Efficacy of Hemivertebra Resection for Congenital Scoliosis A Multicenter Retrospective Comparison of Three Surgical Techniques

Orthopedic Surgery, Rady Children's Hospital, San Diego, CA, USA.
Spine (Impact Factor: 2.3). 11/2011; 36(24):2052-60. DOI: 10.1097/BRS.0b013e318233f4bb
Source: PubMed


Multicenter, retrospective study.
To compare the outcomes of three surgical treatments for congenital spinal deformity due to a hemivertebra.
Congenital anomalies of the spine can cause significant and progressive scoliosis and kyphosis. Their management may be challenging and controversy remains over the "best" surgical treatment.
A multicenter retrospective study of patients with congenital spinal deformity due to 1 or 2 level hemivertebra(e) was performed. The surgical treatments included hemiepiphysiodesis or in situ fusion (group 1), instrumented fusion without hemivertebra excision (group 2), or instrumented hemivertebra excision (group 3).
Seventy-six patients with minimum 2-year follow-up were evaluated. The mean age was 8 years (range: 1-18). The hemivertebra were fully segmented, nonincarcerated (67%), incarcerated (1%), and semisegmented (32%). There were 65 patients with single hemivertebra and 11 patients with double hemivertebra. There were 14 (18.4%) group 1, 20 (26.3%) group 2, and 42 (55.3%) group 3 patients. Group 1 (37 ± 14°) and group 3 (35 ± 26°) patients had smaller preoperative curves than group 2 patients (55 ± 26°) (P < 0.01). Group 3 had better percent correction at 2 years than groups 1 and 2 (P < 0.001). Group 3 had shorter fusion (P = 0.001), less estimated blood loss (EBL, P = 0.03), and a trend toward shorter operative times than group 2 (P = 0.10). The overall complication rate for the entire group was 30% group 1 (23%), group 2 (17%), and group 3 (44%) (P = 0.09).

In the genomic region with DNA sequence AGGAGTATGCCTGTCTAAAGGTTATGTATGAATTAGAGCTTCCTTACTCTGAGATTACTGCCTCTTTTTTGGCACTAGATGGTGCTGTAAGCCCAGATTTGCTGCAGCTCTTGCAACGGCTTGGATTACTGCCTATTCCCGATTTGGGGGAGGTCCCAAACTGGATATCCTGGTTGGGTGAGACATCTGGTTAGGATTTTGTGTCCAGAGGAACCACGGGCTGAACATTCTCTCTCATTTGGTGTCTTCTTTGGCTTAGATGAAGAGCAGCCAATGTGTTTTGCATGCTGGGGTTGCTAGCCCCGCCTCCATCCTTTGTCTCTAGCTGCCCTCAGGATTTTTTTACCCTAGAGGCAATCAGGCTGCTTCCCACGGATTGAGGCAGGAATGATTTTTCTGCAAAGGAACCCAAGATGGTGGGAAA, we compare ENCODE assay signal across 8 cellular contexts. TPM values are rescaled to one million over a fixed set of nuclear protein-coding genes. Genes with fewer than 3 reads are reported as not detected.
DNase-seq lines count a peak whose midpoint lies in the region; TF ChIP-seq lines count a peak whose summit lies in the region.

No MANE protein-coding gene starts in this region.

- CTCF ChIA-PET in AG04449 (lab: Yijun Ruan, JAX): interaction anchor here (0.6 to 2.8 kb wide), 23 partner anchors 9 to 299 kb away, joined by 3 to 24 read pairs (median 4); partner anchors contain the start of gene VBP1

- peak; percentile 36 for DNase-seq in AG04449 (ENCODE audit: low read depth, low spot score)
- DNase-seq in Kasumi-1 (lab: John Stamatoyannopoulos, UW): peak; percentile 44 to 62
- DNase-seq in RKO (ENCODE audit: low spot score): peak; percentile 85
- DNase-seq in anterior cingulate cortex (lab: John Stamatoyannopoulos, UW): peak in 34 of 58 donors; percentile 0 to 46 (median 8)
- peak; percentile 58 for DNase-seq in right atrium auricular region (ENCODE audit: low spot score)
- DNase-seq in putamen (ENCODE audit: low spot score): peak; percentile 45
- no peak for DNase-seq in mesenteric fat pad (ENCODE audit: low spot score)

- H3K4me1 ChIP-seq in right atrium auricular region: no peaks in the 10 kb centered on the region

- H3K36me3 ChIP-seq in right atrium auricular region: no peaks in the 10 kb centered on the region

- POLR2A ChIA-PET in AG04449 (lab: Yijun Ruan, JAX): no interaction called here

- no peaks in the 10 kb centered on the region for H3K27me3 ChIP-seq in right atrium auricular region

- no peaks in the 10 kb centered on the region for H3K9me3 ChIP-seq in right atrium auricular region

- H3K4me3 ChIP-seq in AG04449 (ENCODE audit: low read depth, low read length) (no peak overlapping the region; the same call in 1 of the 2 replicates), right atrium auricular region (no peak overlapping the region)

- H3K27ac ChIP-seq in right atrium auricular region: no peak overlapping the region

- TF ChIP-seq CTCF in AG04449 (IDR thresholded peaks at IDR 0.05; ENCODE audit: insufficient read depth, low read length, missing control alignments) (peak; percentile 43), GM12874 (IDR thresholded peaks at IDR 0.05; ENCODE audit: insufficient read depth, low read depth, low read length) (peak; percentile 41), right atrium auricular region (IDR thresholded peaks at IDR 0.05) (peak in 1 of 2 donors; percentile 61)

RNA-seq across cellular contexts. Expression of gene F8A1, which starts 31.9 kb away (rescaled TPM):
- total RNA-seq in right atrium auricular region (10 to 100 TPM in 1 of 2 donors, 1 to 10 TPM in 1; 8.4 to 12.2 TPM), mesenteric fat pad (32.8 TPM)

While hemivertebra resection for congenital scoliosis had a higher complication rate than either hemiepiphysiodesis/in situ fusion or instrumentated fusion without resection, posterior hemivertebra resection in younger patients resulted in better percent correction than the other two techniques.

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    ABSTRACT: Early Onset Scoliosis (EOS) may be associated with long-term pulmonary morbidity, which is not commonly seen in Adolescent Idiopathic Scoliosis. Initial evaluation is based on determining any underlying etiology related to congenital or syndromic conditions. Assessing the impact of scoliosis on thoracic development may help guide treatment, which is often required at a young age in these children to prevent irreversible pulmonary insufficiency. Treatment is based on multiple factors but may include non-surgical strategies, such as casting or bracing, along with growth-sparing surgical procedures using growing rods or chest wall expansion. Definitive fusion is rarely indicated in young patients. This chapter will cover the diagnosis, evaluation, and treatment of children with EOS.
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    No preview · Article · Nov 2012 · European Spine Journal
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